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Brenna_o's avatar

What should I put into an emergency pack?

Asked by Brenna_o (1729 points ) May 9th, 2012

My fiance’ and I love to go fishing, hiking, and spend time in the great out doors. I have been wanting to put together an emergency back pack together so that we can keep it in our car and take it with us on hikes and fishing trips. What do you recomend I put in it?

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14 Answers

blueberry_kid's avatar

Water bottles, a purifier, tent, flashlight, batteries, compass, de-hydrated food, normal fruit and veggies (change frequently), bandages, alcohol pads, soothing ointment, blanket, and ice packs that activate when you shake them.

WestRiverrat's avatar

In addition to @blueberry_kid‘s suggestions, heat packs to go with the ice packs, waterproof matches and one other ignition source to start fires, relief map of the area, monofilament fishing line and hooks, sewing needle or suture kit, signal mirror. Don’t forget the TP, it can be used as tinder to start fires as well as its intended purpose.

If it is a day trip you don’t need the tent, but you should always have 2–3 days worth of high energy food. Maybe some panchos to put on if the weather changes.

lillycoyote's avatar

I can’t add too much on top of what’s already been said but at least of knife of some kind, preferably some kind multi-tool like a Leatherman. I would want to have one with me.

Cruiser's avatar

Quart or more of back-up water, energy bars, fruit snacks, first-aid kit, sunscreen, insect repellant, pocket sized emergency solar blanket, 25’ of 100 – 200 lb. test cord, safety signal whistle, Ibuprofen, benedryl or epi-pen if you are allergic to stuff, put about 10 feet of Duct tape on a wood dowel.

Symbeline's avatar

People have named good things. I would also add rope. I have absolutely no idea why, but you always need rope. It has many uses.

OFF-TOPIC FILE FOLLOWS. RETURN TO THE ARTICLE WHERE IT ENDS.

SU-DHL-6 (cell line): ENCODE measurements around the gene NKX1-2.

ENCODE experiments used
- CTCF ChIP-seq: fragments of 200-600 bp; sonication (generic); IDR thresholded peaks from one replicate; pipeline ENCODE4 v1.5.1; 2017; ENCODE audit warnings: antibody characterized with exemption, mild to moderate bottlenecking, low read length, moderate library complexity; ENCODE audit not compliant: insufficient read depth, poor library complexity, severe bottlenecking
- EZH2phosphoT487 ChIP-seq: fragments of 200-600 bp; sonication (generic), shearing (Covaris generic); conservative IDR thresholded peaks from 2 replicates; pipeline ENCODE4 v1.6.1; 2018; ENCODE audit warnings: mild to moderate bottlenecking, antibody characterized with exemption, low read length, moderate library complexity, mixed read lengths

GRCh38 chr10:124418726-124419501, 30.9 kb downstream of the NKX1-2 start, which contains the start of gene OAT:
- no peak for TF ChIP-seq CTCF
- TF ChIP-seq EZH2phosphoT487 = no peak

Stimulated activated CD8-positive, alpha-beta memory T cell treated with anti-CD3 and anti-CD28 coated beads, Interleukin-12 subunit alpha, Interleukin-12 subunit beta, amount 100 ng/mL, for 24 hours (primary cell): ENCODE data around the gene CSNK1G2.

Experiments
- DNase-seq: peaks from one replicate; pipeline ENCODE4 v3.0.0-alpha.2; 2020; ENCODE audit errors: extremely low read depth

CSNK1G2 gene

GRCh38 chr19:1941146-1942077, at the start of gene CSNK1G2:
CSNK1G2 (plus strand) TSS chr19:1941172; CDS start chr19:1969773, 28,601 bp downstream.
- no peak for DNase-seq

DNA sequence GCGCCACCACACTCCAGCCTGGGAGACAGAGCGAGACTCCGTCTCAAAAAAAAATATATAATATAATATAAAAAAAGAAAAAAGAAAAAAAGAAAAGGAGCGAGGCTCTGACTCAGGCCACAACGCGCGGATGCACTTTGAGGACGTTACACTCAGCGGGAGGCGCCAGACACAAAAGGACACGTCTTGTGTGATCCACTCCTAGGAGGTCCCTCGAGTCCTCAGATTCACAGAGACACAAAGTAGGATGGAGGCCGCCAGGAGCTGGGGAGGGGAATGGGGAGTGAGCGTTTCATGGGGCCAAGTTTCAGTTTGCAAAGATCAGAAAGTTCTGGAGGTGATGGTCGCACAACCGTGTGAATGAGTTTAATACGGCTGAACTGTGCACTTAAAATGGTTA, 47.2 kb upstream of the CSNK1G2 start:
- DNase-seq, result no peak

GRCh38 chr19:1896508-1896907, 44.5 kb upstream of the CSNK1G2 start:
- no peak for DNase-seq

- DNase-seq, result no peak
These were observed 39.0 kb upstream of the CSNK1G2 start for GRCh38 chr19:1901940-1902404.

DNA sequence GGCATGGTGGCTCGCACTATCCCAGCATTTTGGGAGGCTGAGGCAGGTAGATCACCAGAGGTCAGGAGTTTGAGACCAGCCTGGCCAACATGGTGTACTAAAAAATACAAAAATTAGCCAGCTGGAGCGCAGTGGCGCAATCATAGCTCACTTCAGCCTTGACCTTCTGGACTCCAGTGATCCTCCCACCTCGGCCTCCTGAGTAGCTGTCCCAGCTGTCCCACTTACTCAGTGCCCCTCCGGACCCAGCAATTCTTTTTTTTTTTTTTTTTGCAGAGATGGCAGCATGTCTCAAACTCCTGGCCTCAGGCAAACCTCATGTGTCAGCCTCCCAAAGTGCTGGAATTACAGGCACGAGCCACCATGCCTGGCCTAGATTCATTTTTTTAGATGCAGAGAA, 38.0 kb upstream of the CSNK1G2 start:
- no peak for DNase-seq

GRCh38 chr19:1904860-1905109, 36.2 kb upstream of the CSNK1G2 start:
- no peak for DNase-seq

lillycoyote's avatar

@Symbeline Absolutely. You can never have enough rope.

I definitely second the rope…

oops, just noticed @Cruiser already mention cord

but at this point, rereading all the answers, I think @Brenna_o and her fiance are going to need a mule to haul this emergency pack around if they ever want to take it out of the trunk of their car.

Symbeline's avatar

@lillycoyote Lulz, yeah, I was about to suggest a Uhaul truck, myself…XD

lillycoyote's avatar

@Symbeline If they go with the Uhaul they can pack a portable solar generator and a mini-fridge. Those would be handy. :-)

Cruiser's avatar

@lillycoyote Except for the water, everything I listed would fit in a fanny pack and maybe weighs 2 lbs max. In Boy Scouts those items were all the boys were allowed to bring for their survival camp out and it all had to fit in a Kleenex box. I have one for all my day trips. Don’t forget to pack a few doggy treats if you have one!

Brenna_o's avatar

I will definately try to fit all into my backpack I can lol maybe no tent lol but always water first aid kit flashlight matches TP energy bars rope and ponchos and whatever else fits haha

lillycoyote's avatar

@Cruiser I know. I was looking at all the items suggested by everyone, as whole. little joke

RocketGuy's avatar

Look up the 10 Essentials of Hiking. Since you will be near water, a filter would be good. Once I hiked in Yosemite and ran out of water. Not 10 ft away was the river with thousands of gallons of clear, cool running water (giardia risk). The next day I brought my filter. That water tasted exquisite!

Neizvestnaya's avatar

Duct tape
Plastic wrap
Roll of foil
Superglue
Hatchet/small axe
Aspirin tablets
Neosporin
Band Aid type bandages
Ace bandage wraps with safety pins
Sunblock, the warpaint kind
Packets of salt

incendiary_dan's avatar

What I suggest for people taking my survival courses are along the following lines for a day pack:

Knife (“no knife, no life”), being sure it’s either fixed blade or has a good lock. Folding knives with bad or no locks are not worth it.
Multitool.
Mylar emergency blanket and/or tarp.
Extra socks and hats.
Water bottles that are stainless steel, especially if you don’t also bring a small cooking pot.
Collapsible or otherwise quite small cook set.
Basic first aid kit.
550 paracord.
Some sort of firestarter that you’re comfortable with. Then, two more.
Medication, if you require any.
Spare glasses, if you require any.
Flashlight.
Poncho.

Backup food isn’t essential, but quite helpful, particularly if you’re not used to going without. I think there is more danger from people getting irritable and not thinking clearly than there is of actual starvation.

Less essential suggestions:

Mylar “bivvy” bag.
Small hatchet or machete.
Folding saw.
Trowel or small shovel.
Wool blanket.
U.S. Army survival guide, or something similar.
Chapstick.
Small gauge steel wire, preferably dull green craft wire (for making snares).
Fish hooks and line.
Duct tape.
Radio.
Compass.
Ceramic water filter.
Scarf.

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